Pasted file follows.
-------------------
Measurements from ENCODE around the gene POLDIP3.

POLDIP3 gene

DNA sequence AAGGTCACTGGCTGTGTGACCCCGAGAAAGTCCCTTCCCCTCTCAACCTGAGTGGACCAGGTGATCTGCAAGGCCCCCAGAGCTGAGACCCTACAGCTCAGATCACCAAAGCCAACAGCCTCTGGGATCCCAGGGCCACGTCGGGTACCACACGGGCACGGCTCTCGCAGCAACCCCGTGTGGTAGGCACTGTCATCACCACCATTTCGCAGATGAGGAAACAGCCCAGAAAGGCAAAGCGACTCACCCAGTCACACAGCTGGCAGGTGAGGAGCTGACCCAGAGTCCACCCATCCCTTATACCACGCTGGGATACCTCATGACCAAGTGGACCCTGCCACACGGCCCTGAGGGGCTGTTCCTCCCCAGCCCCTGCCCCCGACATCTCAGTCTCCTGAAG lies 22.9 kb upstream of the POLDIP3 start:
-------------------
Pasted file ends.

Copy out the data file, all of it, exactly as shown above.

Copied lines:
Measurements from ENCODE around the gene POLDIP3.

POLDIP3 gene

DNA sequence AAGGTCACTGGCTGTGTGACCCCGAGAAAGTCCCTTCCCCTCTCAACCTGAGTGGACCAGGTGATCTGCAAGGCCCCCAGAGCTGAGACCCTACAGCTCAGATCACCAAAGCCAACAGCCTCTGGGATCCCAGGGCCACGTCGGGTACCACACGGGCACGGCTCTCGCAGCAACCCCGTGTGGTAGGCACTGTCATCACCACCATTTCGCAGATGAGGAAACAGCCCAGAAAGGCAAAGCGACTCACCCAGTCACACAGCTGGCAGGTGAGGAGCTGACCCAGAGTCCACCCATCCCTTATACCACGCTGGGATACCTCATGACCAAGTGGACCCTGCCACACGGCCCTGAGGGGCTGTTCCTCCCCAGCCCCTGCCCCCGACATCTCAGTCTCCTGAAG lies 22.9 kb upstream of the POLDIP3 start: